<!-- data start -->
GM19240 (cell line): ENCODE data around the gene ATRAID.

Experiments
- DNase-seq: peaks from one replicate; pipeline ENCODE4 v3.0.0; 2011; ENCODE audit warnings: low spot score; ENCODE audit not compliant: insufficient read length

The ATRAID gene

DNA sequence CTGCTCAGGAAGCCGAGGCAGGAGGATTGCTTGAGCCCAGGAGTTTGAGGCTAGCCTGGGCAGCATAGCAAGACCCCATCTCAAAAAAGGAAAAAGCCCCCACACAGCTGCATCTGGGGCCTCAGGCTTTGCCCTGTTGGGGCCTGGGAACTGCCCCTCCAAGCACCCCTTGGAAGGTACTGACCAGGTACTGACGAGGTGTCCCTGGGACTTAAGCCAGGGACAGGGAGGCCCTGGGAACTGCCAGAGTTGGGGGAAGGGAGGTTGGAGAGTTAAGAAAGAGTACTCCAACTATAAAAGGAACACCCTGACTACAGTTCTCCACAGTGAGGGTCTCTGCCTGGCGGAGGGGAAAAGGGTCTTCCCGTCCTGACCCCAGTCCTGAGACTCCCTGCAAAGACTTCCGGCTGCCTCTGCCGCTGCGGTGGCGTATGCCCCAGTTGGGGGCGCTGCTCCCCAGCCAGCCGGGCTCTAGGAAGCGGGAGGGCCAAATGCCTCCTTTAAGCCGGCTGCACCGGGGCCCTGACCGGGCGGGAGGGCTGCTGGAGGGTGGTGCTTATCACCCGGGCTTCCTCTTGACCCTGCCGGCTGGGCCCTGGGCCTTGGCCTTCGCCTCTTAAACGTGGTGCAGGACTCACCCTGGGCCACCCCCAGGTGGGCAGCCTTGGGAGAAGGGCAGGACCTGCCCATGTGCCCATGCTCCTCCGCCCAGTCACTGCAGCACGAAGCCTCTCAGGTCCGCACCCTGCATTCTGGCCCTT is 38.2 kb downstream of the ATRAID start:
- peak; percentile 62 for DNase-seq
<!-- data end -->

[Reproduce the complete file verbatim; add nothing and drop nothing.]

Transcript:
GM19240 (cell line): ENCODE data around the gene ATRAID.

Experiments
- DNase-seq: peaks from one replicate; pipeline ENCODE4 v3.0.0; 2011; ENCODE audit warnings: low spot score; ENCODE audit not compliant: insufficient read length

The ATRAID gene

DNA sequence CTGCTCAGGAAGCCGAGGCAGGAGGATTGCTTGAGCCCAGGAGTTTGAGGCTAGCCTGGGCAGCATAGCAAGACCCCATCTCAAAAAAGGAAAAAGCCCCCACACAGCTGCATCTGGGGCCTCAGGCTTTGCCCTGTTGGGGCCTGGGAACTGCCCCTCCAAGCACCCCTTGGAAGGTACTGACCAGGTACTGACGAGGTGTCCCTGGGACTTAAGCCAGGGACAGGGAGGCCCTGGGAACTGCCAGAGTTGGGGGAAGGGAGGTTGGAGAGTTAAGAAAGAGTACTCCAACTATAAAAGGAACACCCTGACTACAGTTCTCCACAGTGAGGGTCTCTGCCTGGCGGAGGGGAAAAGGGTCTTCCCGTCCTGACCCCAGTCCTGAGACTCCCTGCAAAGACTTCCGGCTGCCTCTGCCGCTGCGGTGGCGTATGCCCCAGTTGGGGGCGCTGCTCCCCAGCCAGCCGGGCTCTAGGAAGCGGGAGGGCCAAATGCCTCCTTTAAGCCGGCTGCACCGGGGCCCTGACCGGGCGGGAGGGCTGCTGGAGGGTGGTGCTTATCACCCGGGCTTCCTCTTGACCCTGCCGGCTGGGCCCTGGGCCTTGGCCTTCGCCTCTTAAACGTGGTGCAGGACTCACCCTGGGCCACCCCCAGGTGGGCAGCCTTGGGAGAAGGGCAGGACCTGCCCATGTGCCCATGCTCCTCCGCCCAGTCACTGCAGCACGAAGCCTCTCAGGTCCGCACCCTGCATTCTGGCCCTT is 38.2 kb downstream of the ATRAID start:
- peak; percentile 62 for DNase-seq